Student Profile

  • Luke Fidler

    For two years in a row, an undergraduate from the School of Professional Studies landed a prestigious Undergraduate Research Grant, sponsored by the Office of the Provost at Northwestern University.

    With the aid of the grant, Luke Fidler, an art history major, traveled to Paris to conduct research for his project, “Place, Space, and Mortality: The Pervasiveness of Death in the Abbey Church of Saint-Denis.”

    The University awarded Fidler $1,367 for the project, with Fidler covering the remainder of his expenses himself. Peter Kaye, assistant dean of undergraduate and professional programs at SPS, said that Fidler’s accomplishment “is one more example of how our students can compete with anyone.”

    Fidler’s research in France was tied to a quarter-long independent study class with Mellon Postdoctoral Fellow Shirin Fozi-Jones, a specialist in medieval tomb sculpture at Northwestern. In his grant proposal Fidler noted that “my scholarly work has increasingly focused on the intersection between art, death, and the sacred.” As an undergraduate Fidler presented two papers at art history symposia, published a paper in Vestnik: Journal of the School of Russian and Asian Studies, and contributed to the online journal of The Birch. After graduating from Northwestern in December 2012, Fidler plans to pursue a doctorate in art history.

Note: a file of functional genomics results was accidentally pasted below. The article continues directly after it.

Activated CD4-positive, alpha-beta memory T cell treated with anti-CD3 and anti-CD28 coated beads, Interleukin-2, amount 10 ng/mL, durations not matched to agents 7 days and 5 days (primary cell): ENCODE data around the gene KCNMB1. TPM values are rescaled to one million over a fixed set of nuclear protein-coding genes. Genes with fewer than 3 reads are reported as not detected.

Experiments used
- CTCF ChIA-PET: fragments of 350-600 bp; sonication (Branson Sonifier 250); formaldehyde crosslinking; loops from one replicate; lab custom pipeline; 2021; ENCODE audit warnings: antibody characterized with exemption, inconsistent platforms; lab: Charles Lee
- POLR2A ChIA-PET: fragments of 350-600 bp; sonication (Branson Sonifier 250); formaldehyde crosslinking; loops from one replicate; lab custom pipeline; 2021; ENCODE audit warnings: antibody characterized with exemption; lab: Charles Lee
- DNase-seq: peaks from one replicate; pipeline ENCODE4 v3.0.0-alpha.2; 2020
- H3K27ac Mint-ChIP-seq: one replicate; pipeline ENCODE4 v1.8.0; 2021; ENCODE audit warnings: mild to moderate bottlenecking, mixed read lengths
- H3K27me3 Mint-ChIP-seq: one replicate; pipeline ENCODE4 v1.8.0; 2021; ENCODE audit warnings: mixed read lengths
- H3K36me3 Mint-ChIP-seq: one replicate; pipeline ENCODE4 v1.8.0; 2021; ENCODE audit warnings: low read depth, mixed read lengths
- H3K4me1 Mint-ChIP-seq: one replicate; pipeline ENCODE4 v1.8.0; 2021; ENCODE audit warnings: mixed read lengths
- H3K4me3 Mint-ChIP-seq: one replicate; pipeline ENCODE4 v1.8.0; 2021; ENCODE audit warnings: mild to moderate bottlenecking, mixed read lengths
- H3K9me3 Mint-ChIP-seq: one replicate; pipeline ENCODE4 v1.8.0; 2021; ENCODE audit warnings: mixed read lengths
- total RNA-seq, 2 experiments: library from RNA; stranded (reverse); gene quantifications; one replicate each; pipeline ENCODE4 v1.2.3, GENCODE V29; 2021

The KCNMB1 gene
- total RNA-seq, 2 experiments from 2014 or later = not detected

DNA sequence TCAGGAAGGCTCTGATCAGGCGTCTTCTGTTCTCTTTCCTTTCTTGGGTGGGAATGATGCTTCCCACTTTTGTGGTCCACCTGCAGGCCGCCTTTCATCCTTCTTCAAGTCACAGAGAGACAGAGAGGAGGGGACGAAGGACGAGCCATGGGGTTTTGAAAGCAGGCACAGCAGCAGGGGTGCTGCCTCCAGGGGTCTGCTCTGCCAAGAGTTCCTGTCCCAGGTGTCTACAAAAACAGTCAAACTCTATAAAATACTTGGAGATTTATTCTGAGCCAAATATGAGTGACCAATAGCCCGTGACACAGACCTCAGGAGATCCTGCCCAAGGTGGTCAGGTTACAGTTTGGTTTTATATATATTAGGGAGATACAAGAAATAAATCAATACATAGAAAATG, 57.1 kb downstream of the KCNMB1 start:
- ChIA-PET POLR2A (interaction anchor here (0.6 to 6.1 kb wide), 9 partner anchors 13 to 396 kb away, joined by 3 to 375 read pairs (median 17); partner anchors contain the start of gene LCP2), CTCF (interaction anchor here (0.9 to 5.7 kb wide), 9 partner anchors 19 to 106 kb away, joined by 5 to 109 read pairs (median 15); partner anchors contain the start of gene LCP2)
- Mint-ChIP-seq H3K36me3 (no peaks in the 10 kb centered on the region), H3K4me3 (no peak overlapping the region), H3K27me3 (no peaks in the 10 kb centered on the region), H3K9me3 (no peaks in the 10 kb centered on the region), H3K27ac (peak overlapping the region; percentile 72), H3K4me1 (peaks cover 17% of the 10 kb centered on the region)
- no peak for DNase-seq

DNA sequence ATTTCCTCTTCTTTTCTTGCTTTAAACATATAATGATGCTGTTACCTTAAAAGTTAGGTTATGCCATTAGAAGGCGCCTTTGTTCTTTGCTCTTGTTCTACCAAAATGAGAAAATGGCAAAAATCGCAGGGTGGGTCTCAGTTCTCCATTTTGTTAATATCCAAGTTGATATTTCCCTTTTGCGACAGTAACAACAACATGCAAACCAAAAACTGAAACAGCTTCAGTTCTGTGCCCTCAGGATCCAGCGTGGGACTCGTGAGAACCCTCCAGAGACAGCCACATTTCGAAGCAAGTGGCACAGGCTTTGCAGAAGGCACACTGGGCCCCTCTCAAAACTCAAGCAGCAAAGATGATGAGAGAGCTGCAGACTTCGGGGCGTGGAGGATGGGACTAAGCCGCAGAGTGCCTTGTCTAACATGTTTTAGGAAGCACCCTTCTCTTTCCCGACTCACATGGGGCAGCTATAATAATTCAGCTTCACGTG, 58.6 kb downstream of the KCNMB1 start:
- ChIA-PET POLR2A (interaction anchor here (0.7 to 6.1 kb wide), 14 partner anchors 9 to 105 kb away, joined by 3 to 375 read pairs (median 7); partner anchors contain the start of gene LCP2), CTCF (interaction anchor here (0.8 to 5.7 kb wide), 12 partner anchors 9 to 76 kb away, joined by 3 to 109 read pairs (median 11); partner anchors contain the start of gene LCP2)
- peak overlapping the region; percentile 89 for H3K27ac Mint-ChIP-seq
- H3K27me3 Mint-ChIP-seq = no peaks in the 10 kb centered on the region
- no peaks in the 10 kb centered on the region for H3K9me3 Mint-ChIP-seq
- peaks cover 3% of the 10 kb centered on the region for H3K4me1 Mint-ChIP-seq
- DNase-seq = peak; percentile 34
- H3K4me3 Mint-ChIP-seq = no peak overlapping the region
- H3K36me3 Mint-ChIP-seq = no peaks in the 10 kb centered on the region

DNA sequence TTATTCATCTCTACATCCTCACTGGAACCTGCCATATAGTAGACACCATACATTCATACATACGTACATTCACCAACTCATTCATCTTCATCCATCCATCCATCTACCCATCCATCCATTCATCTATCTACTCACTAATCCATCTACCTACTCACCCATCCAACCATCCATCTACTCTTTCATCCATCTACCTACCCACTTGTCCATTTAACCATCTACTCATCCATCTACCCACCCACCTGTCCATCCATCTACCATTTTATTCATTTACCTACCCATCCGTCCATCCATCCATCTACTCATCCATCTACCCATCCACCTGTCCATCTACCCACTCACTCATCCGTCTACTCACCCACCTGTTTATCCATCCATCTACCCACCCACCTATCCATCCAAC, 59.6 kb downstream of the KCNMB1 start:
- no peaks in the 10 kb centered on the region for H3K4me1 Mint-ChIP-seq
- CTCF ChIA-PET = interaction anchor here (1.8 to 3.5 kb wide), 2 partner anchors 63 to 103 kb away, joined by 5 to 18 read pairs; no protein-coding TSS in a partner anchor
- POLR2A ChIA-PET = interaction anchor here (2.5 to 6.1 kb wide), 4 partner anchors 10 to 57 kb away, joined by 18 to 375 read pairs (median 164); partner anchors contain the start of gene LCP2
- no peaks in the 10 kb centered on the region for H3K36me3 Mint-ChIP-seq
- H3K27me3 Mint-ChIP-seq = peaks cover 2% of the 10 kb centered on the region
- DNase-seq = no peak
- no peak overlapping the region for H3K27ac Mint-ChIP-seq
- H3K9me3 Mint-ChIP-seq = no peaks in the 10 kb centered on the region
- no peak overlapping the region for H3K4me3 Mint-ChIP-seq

To explore a concept as abstract as the pervasiveness of death on a site used as a reliquary and royal necropolis dating back to the early sixth century, Fidler created some concrete ways to examine the historic abbey, using photographs, drawings, and written observations to compile a comprehensive catalog of representations of death in tomb sculptures. He also assessed experiential factors such as the temperature of the flagstones on which worshippers stand, the air currents that circulate incense in the church, and structural changes from renovations and reconstructions over the centuries that doubled the aisles in the nave to make tombs and relics more accessible to the public.